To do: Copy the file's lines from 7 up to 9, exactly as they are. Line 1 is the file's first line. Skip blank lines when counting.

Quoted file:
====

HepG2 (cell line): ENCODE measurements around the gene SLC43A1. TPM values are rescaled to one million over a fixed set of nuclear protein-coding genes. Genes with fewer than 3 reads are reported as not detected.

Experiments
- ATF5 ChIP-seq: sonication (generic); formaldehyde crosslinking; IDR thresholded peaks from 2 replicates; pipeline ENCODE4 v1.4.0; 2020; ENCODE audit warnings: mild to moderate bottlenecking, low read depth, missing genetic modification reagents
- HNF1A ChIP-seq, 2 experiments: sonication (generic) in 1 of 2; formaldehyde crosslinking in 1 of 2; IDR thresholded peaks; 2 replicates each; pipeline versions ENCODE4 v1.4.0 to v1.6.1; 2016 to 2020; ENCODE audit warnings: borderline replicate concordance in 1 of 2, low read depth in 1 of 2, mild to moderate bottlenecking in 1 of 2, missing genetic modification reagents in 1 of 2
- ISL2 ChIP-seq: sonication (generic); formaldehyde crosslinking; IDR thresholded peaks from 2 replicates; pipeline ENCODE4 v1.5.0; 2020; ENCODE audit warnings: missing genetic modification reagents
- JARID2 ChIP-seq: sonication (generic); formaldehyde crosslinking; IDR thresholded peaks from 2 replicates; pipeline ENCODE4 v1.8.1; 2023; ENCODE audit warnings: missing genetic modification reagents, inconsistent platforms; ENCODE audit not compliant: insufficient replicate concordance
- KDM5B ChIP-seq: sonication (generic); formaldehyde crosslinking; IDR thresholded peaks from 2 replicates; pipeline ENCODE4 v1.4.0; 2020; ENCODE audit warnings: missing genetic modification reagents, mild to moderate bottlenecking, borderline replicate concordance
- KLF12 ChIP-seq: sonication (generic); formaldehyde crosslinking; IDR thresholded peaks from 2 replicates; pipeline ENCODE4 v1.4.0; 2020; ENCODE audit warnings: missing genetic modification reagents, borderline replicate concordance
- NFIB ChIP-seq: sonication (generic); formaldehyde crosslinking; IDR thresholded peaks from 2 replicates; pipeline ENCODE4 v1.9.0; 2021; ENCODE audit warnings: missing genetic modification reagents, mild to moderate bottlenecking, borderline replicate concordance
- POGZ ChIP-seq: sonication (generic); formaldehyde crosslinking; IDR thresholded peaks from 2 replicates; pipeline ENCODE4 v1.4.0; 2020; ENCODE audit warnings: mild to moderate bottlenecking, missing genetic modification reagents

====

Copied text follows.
- KDM5B ChIP-seq: sonication (generic); formaldehyde crosslinking; IDR thresholded peaks from 2 replicates; pipeline ENCODE4 v1.4.0; 2020; ENCODE audit warnings: missing genetic modification reagents, mild to moderate bottlenecking, borderline replicate concordance
- KLF12 ChIP-seq: sonication (generic); formaldehyde crosslinking; IDR thresholded peaks from 2 replicates; pipeline ENCODE4 v1.4.0; 2020; ENCODE audit warnings: missing genetic modification reagents, borderline replicate concordance
- NFIB ChIP-seq: sonication (generic); formaldehyde crosslinking; IDR thresholded peaks from 2 replicates; pipeline ENCODE4 v1.9.0; 2021; ENCODE audit warnings: missing genetic modification reagents, mild to moderate bottlenecking, borderline replicate concordance